Key findings There was non-compliance with the schemes' protocol and definitions:

* 10% hospitals did not provide data on superficial infections

* 15% did not use the HPA's standardised definition of wound infection

There were significant differences in how hard Trusts looked for infection.

* 9/106 hospitals only looked for early infections developing before patients left hospital

* 24/106 hospitals only included patients while they were in hospital, and if they happened to be re-admitted with a wound infection.

* 73/106 hospitals used in-patient, re-admission follow up, and actively looked for infections by directly contacting patients after they had been discharged from hospital (post discharge surveillance)


Story Source:

The above story is based on materials provided by De Montfort University. Note: Materials may be edited for content and length.


Journal Reference:

  1. J. Tanner, W. Padley, M. Kiernan, D. Leaper, P. Norrie, R. Baggott. A benchmark too far: findings from a national survey of surgical site infection surveillance. Journal of Hospital Infection, Volume 83, Issue 2 (February 2013)

Cite This Page:

De Montfort University. "U.K. hospital infection surveillance system flawed, say experts." ScienceDaily. ScienceDaily, 14 January 2013. <www.sciencedaily.com/releases/2013/01/130114192630.htm>.
De Montfort University. (2013, January 14). U.K. hospital infection surveillance system flawed, say experts. ScienceDaily. Retrieved April 19, 2014 from www.sciencedaily.com/releases/2013/01/130114192630.htm
De Montfort University. "U.K. hospital infection surveillance system flawed, say experts." ScienceDaily. www.sciencedaily.com/releases/2013/01/130114192630.htm (accessed April 19, 2014).

Share This



More Health & Medicine News

Saturday, April 19, 2014

Featured Research

from universities, journals, and other organizations


Featured Videos

from AP, Reuters, AFP, and other news services

'Holy Grail' Of Weight Loss? New Find Could Be It

'Holy Grail' Of Weight Loss? New Find Could Be It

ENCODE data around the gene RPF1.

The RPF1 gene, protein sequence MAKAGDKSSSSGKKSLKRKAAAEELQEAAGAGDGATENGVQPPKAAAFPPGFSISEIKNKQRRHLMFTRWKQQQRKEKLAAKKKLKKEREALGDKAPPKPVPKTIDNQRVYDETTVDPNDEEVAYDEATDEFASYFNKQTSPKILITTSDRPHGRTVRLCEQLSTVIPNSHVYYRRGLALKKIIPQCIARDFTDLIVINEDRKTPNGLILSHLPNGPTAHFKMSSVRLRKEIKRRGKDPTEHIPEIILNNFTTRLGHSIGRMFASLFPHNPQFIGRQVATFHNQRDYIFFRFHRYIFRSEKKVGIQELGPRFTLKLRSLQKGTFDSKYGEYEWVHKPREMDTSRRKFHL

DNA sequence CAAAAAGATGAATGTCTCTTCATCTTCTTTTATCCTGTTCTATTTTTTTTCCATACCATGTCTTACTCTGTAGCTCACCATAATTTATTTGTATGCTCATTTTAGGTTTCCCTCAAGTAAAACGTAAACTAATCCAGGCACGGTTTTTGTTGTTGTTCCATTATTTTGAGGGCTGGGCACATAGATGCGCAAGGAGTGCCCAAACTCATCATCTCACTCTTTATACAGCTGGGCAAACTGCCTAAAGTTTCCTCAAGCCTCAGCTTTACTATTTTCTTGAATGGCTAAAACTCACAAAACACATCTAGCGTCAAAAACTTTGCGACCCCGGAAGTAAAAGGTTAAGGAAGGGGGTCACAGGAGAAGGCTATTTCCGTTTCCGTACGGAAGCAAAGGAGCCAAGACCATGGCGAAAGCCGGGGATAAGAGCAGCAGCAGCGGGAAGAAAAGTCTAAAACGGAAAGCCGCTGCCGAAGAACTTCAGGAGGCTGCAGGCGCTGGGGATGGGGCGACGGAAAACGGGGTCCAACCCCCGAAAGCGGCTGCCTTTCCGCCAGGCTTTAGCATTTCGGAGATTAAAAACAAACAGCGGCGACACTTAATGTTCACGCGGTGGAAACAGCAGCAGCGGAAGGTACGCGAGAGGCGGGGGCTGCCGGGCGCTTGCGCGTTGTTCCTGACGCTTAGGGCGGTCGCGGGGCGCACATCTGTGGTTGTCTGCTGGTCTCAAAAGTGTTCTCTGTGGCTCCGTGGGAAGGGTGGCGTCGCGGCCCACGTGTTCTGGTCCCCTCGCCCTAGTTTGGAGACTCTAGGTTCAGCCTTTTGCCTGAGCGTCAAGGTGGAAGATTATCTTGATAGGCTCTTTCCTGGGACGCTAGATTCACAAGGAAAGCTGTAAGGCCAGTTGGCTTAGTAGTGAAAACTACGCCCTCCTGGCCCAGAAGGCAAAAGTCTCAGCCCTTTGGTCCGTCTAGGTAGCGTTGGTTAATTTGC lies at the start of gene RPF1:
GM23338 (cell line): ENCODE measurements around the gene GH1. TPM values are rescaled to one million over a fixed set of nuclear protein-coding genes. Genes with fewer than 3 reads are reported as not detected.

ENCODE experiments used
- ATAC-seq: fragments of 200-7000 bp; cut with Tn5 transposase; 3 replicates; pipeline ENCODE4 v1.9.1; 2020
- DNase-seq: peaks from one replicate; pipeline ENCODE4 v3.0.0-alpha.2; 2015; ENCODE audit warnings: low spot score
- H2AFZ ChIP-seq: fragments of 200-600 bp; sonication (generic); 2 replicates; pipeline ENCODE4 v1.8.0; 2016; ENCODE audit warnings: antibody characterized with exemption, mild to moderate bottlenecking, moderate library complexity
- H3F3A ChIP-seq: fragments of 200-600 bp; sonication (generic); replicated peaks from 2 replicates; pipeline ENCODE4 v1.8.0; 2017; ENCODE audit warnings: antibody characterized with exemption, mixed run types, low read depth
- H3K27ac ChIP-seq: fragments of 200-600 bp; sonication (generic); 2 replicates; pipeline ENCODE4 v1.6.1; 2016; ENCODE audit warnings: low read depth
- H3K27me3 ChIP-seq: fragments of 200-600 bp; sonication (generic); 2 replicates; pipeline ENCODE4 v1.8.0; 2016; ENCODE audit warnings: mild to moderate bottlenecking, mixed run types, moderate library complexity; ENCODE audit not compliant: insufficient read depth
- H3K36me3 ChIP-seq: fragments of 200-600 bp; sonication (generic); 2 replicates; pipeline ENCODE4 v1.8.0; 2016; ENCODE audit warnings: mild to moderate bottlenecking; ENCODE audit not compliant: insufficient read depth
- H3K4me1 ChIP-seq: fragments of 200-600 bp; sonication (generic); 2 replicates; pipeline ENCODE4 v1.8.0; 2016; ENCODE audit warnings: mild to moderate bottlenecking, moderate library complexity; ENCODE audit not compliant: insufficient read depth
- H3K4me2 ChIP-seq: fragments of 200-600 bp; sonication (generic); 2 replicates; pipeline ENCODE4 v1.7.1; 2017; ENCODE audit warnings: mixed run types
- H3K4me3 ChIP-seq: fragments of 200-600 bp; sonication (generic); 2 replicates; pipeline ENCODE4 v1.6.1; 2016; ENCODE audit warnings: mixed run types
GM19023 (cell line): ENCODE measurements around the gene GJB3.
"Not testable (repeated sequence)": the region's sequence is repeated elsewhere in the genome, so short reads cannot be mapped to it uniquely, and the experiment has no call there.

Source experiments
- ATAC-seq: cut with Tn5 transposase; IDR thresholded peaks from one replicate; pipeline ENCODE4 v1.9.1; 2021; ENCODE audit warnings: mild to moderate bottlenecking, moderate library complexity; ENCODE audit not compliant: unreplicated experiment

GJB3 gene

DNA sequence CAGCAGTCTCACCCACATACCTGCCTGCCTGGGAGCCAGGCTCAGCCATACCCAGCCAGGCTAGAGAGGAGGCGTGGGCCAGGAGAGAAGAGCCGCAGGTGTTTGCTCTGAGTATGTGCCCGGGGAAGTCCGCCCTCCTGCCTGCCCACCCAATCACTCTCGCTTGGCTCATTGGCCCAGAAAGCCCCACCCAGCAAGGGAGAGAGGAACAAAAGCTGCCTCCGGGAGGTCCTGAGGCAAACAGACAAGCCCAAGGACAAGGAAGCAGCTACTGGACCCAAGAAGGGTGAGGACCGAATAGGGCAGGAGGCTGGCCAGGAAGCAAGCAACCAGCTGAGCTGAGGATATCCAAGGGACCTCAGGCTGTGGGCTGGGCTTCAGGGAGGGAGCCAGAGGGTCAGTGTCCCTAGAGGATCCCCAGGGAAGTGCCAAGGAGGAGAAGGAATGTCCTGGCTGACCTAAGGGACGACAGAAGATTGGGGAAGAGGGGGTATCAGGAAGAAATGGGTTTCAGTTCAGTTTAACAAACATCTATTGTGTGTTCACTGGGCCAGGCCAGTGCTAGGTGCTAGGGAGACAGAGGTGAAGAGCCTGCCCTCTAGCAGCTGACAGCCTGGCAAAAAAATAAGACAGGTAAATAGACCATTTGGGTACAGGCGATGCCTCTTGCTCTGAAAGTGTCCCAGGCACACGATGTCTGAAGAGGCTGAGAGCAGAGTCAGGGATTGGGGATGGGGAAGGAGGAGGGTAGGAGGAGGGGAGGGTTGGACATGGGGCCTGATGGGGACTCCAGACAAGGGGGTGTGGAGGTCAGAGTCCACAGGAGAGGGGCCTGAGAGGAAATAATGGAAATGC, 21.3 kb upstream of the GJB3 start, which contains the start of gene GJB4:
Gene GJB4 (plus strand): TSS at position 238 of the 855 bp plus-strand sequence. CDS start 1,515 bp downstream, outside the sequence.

Newsy (Apr. 18, 2014) In a potential breakthrough for future obesity treatments, scientists have used MRI scans to pinpoint brown fat in a living adult for the first time. Video provided by Newsy
Powered by NewsLook.com
Little Progress Made In Fighting Food Poisoning, CDC Says

Little Progress Made In Fighting Food Poisoning, CDC Says

Newsy (Apr. 18, 2014) A new report shows rates of two foodborne infections increased in the U.S. in recent years, while salmonella actually dropped 9 percent. Video provided by Newsy
Powered by NewsLook.com
Scientists Create Stem Cells From Adult Skin Cells

Scientists Create Stem Cells From Adult Skin Cells

Newsy (Apr. 17, 2014) The breakthrough could mean a cure for some serious diseases and even the possibility of human cloning, but it's all still a way off. Video provided by Newsy
Powered by NewsLook.com
Obama: 8 Million Healthcare Signups

Obama: 8 Million Healthcare Signups

AP (Apr. 17, 2014) President Barack Obama gave a briefing Thursday announcing 8 million people have signed up under the Affordable Care Act. He blasted continued Republican efforts to repeal the law. (April 17) Video provided by AP
Powered by NewsLook.com

Search ScienceDaily

Number of stories in archives: 140,361

Find with keyword(s):
Enter a keyword or phrase to search ScienceDaily for related topics and research stories.

Save/Print:
Share:

Breaking News:
from the past week

In Other News

... from NewsDaily.com

Science News

Health News

Environment News

Technology News



Save/Print:
Share:

Free Subscriptions


Get the latest science news with ScienceDaily's free email newsletters, updated daily and weekly. Or view hourly updated newsfeeds in your RSS reader:

Get Social & Mobile


Keep up to date with the latest news from ScienceDaily via social networks and mobile apps:

Have Feedback?


Tell us what you think of ScienceDaily -- we welcome both positive and negative comments. Have any problems using the site? Questions?
Mobile: iPhone Android Web
Follow: Facebook Twitter Google+
Subscribe: RSS Feeds Email Newsletters
Latest Headlines Health & Medicine Mind & Brain Space & Time Matter & Energy Computers & Math Plants & Animals Earth & Climate Fossils & Ruins